Community Indicators for Your Community

Real, lasting community change is built around knowing where you are, where you want to be, and whether your efforts are making a difference. Indicators are a necessary ingredient for sustainable change. And the process of selecting community indicators -- who chooses, how they choose, what they choose -- is as important as the data you select.

This is an archive of thoughts I had about indicators and the community indicators movement. Some of the thinking is outdated, and many of the links may have broken over time.

Tuesday, August 18, 2009

Benchmarking and the Invisible Factors for Success

Here's our good friend Dilbert, on benchmarking:

That's an ... interesting definition. But it's a starting point to talk about the problems with indicators and comparisons.

It's amazing how much history, personality, past decisions, key individual leaders, social structures, civic involvement (among people and different types of community institutions), legacies, traditions, and a thousand other factors influence the success or failure of community improvement efforts. Pick a topic -- teen pregnancy, high school graduation rates, economic self-sufficiency, crime prevention -- we've had a thousand communities wrestle with these problems and have their combined experiences to draw upon.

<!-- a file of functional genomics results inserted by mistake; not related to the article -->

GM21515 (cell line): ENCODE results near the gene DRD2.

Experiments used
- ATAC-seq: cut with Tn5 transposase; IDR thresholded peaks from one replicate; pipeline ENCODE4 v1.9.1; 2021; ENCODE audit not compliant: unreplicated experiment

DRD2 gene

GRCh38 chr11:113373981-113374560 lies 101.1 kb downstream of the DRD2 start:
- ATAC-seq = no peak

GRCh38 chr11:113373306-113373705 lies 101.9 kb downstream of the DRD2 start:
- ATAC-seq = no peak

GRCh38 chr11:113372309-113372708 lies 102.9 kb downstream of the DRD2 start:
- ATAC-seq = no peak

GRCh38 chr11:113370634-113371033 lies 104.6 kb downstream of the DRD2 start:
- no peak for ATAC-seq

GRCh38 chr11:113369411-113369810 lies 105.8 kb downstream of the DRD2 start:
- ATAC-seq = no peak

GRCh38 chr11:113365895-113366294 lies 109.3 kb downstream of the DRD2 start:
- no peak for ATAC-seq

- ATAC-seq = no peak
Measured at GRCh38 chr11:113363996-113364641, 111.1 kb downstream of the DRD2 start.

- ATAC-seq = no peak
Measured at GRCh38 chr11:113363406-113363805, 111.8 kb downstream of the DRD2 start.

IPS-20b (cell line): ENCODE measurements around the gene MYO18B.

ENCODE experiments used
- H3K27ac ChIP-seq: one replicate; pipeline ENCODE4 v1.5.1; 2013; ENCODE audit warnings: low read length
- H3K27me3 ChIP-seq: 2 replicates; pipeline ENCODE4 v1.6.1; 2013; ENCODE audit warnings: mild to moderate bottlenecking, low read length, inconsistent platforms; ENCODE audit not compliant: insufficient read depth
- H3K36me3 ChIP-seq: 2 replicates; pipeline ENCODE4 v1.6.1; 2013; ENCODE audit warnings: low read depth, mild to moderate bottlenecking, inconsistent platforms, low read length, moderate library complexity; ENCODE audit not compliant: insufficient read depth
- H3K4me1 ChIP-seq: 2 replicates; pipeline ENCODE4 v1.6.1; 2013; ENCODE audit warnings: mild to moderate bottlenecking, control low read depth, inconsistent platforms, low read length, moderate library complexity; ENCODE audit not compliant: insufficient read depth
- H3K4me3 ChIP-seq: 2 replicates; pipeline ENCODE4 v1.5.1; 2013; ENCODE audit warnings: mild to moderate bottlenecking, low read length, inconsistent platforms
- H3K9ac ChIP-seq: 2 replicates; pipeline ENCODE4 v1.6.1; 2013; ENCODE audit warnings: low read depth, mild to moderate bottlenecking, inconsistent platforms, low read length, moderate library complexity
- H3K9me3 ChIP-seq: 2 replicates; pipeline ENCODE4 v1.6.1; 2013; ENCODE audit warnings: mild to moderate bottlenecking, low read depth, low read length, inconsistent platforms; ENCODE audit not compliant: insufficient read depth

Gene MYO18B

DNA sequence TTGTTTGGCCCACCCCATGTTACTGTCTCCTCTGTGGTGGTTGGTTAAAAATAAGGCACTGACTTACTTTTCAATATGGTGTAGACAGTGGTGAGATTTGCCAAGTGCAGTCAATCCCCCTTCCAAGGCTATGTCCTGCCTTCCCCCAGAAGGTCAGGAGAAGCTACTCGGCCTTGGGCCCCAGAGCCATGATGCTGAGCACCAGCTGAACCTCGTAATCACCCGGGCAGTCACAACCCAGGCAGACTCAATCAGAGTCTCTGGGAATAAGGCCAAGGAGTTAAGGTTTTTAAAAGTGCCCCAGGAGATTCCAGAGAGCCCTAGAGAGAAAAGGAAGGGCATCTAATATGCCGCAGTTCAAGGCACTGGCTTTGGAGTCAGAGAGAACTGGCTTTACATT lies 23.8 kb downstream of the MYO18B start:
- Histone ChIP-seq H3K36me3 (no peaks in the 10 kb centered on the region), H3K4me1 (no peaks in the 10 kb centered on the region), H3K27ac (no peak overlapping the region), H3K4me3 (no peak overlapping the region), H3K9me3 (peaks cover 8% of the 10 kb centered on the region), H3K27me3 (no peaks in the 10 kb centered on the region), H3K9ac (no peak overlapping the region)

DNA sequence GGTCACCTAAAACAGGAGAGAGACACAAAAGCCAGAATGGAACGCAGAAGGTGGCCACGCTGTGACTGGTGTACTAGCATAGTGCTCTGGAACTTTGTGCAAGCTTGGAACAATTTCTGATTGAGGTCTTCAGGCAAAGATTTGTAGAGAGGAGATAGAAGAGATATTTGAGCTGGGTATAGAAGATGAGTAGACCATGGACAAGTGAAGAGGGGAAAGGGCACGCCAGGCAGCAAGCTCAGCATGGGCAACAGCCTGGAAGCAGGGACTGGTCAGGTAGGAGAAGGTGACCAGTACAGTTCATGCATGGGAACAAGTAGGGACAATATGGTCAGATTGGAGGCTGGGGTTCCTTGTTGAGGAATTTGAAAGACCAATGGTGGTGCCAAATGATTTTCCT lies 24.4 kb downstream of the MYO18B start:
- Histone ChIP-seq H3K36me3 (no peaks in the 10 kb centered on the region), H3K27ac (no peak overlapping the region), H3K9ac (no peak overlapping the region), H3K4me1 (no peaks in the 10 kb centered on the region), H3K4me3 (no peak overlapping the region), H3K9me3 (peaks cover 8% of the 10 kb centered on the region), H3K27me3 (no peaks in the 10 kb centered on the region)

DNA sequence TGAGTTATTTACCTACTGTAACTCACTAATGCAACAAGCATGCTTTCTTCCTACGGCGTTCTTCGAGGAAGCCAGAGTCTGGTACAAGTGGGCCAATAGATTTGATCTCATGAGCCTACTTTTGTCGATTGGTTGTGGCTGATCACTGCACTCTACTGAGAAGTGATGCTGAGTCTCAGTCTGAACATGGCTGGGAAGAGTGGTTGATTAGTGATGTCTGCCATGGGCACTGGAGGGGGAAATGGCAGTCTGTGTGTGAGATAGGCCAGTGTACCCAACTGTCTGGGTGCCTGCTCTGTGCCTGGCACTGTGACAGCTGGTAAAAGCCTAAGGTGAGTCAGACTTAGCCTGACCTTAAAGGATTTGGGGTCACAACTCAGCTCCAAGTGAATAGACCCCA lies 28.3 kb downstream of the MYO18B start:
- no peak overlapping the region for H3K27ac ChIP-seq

So we know something about what has worked (and what hasn't) in some places and for some issues. But implementing the same program/process/policy in a different place often leads to less-than-expected outcomes.

I suspect the art of community improvement has to be informed by the data, the research, the combined experiences of those who have had success and those who have not. But the factors that lead to success often remain left out of our narratives -- the trust factors and relationships that made it work, the key driving personality(ies), the community cultural backdrop against which the drama played out.

Over the years, I've been gaining a greater appreciation for our story in Jacksonville, Florida. My organization is about to turn 35 years old; our indicators project, 25. But the story of our success begins, in part, in our community's response to a smallpox epidemic in 1883. And the structures in place that created the community conditions that allowed a different kind of response to the disease predated that effort by generations.

Does that mean our successes in Jacksonville can't be replicated? Of course not -- hundreds of communities have shown they can do what we have done, and more. But those communities brought their own stories and histories and people and institutions together and developed their own organizations and their own indicators in ways that never cease to delight and teach me.

As we develop our own success stories and case histories, may I suggest thinking about both the principles/processes/projects that led to success, and also the context in which those principles/processes were put into action. Both, I think, are critically important to understand, as we increase the knowledge base necessary to make communities better.


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